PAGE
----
This is important, as it shows that changes in ECF osmolality have a great affect on ICF osmolality - changes that can cause problems with normal cell functioning and volume (may even induce cytolysis).

  • In normal people, increased osmolality in the blood will stimulate secretion of antidiuretic hormone (ADH). This will result in increased water reabsorption, more concentrated urine and less concentrated blood plasma. Diabetes insipidus is a condition caused by hyposecretion of, or insensitivity to, the effects of ADH. Elevation may be associated with stroke mortality.
  • A low serum osmolality will suppress the release of ADH, resulting in decreased water reabsorption and more concentrated plasma.
  • An increase of only 2% to 3% in plasma osmolality will produce a strong desire to drink. A change of 10% to 15% in blood volume and arterial pressure is required to produce the same response.


The kidney controls water excretion largely through ADH - a polypeptide secreted by the supraoptic and paraventricular hypothalamic cells with axons ending in the posterior pituitary gland. Its half life is 5-20 minutes; this allows for rapid adaptation to fluctuations in plasma osmolality. Secretion of ADH is controlled by osmoreceptors and baroreceptors. Though the body will try to control osmolality more than volume, if the volume drops dangerously low, the kidney will conserve water at the expense of osmolality, ie even though water conservation will reduce the osmolality of body fluids.

  • Plasma osmolality - this is usually ordered to investigate hyponatraemia. Osmotic gap may also be requested if presence of osmotically active agents such as mannitol, and glycine (a chemical used in surgical irrigation fluids), is suspected[2] .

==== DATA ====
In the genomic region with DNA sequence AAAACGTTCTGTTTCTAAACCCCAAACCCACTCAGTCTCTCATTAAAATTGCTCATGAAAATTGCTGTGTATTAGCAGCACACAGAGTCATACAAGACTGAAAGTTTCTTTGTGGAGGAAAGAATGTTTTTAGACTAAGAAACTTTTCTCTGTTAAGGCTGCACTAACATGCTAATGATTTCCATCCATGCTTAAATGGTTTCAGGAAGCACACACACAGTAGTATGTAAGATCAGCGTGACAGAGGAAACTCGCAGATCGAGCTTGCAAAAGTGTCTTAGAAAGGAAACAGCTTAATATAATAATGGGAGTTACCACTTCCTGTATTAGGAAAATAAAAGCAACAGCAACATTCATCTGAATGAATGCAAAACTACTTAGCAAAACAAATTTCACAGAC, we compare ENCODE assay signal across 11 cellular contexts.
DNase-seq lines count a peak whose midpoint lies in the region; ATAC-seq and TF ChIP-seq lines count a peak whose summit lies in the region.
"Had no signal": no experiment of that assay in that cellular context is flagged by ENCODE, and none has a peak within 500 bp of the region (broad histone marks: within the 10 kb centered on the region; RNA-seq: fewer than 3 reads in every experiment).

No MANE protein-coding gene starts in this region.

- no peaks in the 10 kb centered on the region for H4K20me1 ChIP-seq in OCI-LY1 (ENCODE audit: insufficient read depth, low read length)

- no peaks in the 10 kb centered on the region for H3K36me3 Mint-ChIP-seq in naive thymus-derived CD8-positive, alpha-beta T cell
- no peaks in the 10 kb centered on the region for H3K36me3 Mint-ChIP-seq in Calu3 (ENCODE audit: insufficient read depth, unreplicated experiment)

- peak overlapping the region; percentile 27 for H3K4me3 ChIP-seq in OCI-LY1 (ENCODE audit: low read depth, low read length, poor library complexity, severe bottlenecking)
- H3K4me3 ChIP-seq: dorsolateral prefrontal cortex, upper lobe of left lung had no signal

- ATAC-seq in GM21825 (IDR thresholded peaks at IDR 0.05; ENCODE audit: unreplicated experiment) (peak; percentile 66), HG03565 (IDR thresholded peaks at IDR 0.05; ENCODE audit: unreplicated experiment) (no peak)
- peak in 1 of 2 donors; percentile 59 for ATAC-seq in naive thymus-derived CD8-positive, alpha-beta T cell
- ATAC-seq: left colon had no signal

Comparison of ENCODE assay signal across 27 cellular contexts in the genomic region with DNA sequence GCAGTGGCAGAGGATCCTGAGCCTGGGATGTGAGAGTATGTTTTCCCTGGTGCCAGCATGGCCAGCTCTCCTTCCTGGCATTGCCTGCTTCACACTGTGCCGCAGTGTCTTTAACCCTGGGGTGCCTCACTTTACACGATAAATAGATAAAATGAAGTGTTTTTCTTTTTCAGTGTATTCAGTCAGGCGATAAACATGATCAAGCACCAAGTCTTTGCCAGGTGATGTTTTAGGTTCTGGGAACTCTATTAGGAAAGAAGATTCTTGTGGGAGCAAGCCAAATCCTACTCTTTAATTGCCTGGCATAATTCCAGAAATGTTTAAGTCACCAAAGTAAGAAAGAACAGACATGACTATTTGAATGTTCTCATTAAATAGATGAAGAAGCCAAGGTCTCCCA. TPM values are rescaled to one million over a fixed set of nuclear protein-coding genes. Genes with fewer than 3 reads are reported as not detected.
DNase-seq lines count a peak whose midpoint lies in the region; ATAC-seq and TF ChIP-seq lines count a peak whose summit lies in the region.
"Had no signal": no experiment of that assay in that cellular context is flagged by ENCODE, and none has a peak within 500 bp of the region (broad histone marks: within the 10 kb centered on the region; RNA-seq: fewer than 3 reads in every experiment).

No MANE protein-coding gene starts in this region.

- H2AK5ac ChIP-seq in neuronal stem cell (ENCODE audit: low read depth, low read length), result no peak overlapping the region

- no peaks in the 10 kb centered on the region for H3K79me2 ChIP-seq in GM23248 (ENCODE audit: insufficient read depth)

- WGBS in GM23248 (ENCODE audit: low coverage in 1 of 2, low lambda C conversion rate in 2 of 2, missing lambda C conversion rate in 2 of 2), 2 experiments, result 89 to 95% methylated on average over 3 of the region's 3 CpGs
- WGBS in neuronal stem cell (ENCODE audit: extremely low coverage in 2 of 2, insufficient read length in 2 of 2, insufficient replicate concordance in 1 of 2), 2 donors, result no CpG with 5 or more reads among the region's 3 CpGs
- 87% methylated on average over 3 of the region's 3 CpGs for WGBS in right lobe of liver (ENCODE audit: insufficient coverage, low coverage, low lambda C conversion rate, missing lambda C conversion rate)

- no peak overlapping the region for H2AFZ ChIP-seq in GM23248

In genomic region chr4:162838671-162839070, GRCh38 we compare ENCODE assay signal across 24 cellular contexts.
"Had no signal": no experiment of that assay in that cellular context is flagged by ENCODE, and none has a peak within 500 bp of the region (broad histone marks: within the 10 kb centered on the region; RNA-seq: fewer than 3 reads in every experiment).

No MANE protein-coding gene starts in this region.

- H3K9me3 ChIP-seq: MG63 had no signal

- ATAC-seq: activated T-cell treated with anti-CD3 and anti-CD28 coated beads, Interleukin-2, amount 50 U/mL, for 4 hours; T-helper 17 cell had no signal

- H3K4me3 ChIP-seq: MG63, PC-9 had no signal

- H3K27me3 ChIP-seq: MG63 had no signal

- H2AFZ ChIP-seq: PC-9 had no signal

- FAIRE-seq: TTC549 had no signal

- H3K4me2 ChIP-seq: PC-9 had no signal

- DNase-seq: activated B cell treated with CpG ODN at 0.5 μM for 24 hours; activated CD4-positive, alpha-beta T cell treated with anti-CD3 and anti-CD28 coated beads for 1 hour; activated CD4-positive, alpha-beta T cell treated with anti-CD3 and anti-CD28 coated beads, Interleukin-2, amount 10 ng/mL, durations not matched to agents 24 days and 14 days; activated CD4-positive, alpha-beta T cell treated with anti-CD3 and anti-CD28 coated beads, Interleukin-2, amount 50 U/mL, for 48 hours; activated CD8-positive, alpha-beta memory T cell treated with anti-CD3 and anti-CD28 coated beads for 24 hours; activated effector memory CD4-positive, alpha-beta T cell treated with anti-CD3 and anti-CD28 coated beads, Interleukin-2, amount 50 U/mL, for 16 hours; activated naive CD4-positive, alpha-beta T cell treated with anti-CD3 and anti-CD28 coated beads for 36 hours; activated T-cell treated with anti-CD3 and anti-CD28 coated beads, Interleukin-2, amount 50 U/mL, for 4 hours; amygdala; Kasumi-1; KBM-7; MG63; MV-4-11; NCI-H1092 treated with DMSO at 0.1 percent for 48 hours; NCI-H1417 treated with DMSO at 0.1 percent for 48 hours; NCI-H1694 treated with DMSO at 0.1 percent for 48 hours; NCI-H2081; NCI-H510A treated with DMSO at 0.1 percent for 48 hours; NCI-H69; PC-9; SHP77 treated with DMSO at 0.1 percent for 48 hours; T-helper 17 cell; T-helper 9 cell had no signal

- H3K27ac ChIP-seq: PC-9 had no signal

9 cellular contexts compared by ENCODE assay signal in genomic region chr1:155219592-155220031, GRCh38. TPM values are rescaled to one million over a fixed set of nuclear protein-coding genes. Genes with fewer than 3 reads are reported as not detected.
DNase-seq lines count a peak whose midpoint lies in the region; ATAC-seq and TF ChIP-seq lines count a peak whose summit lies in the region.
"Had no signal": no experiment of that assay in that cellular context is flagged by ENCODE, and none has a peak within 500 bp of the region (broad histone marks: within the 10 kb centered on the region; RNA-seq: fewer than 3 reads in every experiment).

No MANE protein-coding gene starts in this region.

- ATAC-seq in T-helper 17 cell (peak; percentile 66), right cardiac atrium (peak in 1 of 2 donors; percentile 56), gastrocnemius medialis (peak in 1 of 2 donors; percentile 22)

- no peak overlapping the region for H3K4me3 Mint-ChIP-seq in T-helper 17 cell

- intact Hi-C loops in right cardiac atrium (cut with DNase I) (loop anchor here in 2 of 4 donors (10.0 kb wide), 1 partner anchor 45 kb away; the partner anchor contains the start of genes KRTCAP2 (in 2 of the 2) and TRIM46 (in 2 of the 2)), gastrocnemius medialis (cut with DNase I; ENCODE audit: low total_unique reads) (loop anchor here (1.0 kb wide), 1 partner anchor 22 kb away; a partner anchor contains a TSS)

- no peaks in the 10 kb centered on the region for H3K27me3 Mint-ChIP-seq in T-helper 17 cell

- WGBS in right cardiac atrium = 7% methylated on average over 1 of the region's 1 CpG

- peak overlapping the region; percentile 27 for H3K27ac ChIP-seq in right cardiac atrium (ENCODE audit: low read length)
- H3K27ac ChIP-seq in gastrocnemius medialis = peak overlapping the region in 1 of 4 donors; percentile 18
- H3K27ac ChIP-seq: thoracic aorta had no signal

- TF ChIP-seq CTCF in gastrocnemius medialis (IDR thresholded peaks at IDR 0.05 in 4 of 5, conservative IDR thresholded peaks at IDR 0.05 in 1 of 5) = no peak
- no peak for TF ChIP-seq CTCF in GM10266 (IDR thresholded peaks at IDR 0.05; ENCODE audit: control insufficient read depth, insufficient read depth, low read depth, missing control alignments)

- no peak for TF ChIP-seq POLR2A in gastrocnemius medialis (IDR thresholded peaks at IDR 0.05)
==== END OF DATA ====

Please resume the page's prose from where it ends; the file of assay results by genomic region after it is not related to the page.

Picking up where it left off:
• Urine osmolality - this is frequently ordered along with plasma osmolality to help with diagnosis - see table below.
  • Stool osmolality - this may help evaluate chronic diarrhoea that does not appear to be due to a bacterial or parasitical infection, ie stool may contain osmotically active substance (eg, laxative). Stool osmotic gap may also be calculated[2] .
Serum osmolalityUrine osmolalityCauses
Normal or increasedIncreased
  • Dehydration
  • Renal disease and uraemia
  • Congestive heart failure
  • Addison's disease
  • Hypercalcaemia
  • Diabetes mellitus/hyperglycaemia
  • Hypernatraemia
  • Alcohol ingestion
  • Mannitol therapy
Normal or increasedDecreased
  • Diabetes insipidus
  • Syndrome of inappropriate ADH secretion (SIADH)
DecreasedDecreased (with no increase in fluid intake)
  • Overhydration
  • Hyponatraemia
  • Adrenocortical insufficiency
  • Sodium loss (diuretic or a low-salt diet)

This table is a guide. The effect on serum and urine osmolality can vary depending on the individual clinical situation - eg, hypernatraemia may cause a decreased urine osmolality and hyponatraemia may cause an inappropriately increased urine osmolality.

There is limited evidence of the diagnostic utility of any individual clinical symptom, sign or test or combination of tests to indicate water-loss dehydration in older people[5] .

Are you protected against flu?

See if you are eligible for a free NHS flu jab today.

Check now

Further reading and references

  1. Textbook of Medical Physiology (13th edition) 2016

  2. Osmolality; Lab Tests Online

  3. Danziger J, Zeidel ML; Osmotic homeostasis. Clin J Am Soc Nephrol. 2015 May 710(5):852-62. doi: 10.2215/CJN.10741013. Epub 2014 Jul 30.

  4. Serum and Urine Osmolality;

  5. Hooper L, Abdelhamid A, Attreed NJ, et al; Clinical symptoms, signs and tests for identification of impending and current water-loss dehydration in older people. Cochrane Database Syst Rev. 2015 Apr 304:CD009647. doi: 10.1002/14651858.CD009647.pub2.